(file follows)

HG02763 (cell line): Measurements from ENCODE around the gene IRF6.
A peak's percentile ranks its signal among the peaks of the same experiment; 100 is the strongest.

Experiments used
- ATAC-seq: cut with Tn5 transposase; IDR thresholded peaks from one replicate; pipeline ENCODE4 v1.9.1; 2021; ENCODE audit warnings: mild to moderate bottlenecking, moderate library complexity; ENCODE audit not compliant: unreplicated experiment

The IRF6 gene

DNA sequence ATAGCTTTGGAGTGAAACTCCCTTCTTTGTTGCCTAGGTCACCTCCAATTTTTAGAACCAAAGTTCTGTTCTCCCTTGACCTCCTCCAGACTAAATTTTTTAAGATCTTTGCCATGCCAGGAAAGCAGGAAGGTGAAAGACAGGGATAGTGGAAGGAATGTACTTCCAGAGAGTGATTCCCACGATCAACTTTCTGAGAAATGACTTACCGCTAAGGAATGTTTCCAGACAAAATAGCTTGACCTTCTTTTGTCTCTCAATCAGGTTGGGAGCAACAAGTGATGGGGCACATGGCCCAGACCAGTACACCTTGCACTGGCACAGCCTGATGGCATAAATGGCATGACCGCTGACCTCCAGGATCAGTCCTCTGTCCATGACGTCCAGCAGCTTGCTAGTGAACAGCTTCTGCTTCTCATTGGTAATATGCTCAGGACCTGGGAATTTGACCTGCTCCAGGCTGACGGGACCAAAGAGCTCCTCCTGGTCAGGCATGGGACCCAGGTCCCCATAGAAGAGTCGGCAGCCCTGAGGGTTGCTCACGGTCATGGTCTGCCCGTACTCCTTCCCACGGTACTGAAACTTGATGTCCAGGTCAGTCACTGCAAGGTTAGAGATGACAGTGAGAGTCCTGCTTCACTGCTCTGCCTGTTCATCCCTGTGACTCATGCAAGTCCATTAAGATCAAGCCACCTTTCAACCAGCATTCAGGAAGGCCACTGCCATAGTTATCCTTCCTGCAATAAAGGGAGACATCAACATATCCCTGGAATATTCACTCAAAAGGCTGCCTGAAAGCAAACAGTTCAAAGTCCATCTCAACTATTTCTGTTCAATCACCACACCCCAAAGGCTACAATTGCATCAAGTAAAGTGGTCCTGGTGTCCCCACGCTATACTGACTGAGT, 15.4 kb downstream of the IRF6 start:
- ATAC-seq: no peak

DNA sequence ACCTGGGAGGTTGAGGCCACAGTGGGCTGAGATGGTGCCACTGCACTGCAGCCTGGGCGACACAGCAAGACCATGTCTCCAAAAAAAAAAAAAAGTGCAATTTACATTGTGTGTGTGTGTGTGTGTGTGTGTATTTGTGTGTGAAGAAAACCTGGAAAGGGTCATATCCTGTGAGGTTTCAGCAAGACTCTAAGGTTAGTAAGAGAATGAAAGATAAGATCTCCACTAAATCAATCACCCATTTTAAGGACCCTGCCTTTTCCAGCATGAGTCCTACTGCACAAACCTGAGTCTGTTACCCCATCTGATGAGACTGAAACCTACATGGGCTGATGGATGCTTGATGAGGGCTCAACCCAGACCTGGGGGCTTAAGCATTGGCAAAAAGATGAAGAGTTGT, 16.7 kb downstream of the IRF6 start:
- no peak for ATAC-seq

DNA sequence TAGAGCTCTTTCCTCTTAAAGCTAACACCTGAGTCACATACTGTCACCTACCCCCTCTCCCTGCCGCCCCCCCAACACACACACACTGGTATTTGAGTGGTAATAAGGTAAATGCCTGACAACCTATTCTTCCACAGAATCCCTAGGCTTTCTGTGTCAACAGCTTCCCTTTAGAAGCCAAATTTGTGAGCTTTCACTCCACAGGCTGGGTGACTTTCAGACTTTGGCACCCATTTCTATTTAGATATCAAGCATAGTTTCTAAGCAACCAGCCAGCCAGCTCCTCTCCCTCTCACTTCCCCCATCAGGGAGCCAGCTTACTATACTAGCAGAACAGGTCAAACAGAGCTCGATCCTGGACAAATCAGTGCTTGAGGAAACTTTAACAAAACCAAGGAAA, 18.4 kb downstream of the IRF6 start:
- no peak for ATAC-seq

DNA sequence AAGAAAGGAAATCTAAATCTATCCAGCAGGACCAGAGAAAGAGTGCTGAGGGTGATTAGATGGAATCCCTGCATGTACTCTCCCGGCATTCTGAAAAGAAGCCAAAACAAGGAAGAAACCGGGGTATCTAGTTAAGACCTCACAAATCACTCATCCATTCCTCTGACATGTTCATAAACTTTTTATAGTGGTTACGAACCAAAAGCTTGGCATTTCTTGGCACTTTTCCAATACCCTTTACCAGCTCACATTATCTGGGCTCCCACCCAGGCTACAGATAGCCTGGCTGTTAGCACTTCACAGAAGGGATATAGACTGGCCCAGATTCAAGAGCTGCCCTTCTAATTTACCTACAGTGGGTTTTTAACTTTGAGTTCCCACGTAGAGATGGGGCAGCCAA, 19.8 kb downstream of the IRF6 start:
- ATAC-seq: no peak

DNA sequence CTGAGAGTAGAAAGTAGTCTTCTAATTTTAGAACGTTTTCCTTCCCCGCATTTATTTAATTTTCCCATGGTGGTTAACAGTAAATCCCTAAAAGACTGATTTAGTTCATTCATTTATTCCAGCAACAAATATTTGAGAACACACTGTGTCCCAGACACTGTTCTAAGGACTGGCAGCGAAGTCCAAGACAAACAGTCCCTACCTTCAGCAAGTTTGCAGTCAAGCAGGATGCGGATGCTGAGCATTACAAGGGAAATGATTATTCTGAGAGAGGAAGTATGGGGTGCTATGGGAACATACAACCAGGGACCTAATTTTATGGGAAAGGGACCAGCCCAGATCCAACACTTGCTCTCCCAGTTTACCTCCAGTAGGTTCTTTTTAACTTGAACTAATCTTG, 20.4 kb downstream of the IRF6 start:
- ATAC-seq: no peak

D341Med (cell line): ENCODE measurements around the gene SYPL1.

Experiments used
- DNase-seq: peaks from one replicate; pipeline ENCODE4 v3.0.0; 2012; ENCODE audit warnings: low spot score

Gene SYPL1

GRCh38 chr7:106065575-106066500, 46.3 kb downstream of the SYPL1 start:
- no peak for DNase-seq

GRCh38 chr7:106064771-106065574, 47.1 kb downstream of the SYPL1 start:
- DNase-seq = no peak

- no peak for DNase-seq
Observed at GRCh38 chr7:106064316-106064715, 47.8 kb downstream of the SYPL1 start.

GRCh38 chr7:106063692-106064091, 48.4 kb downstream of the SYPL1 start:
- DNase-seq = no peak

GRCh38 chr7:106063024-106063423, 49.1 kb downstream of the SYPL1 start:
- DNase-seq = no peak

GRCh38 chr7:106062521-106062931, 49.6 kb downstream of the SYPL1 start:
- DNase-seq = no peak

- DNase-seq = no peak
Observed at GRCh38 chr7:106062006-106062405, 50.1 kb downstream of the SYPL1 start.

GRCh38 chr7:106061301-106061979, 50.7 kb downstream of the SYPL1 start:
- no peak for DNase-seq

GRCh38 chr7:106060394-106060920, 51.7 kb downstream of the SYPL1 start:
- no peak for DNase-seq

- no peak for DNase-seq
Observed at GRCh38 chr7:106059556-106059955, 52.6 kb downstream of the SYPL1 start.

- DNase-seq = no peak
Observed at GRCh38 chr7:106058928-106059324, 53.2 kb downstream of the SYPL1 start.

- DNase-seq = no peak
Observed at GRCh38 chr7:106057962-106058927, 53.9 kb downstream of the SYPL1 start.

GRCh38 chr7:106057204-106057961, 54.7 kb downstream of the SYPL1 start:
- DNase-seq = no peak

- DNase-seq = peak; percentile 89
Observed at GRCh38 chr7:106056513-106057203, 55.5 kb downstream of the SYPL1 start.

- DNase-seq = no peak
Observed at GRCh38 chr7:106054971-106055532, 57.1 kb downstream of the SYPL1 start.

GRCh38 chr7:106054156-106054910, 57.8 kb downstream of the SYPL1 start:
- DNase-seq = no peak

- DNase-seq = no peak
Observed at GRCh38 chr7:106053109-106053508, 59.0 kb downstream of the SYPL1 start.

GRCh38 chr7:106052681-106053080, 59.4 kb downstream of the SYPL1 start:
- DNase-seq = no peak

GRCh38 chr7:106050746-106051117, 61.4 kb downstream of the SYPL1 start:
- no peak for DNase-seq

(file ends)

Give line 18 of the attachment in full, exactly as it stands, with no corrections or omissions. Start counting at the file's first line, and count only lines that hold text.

- DNase-seq: peaks from one replicate; pipeline ENCODE4 v3.0.0; 2012; ENCODE audit warnings: low spot score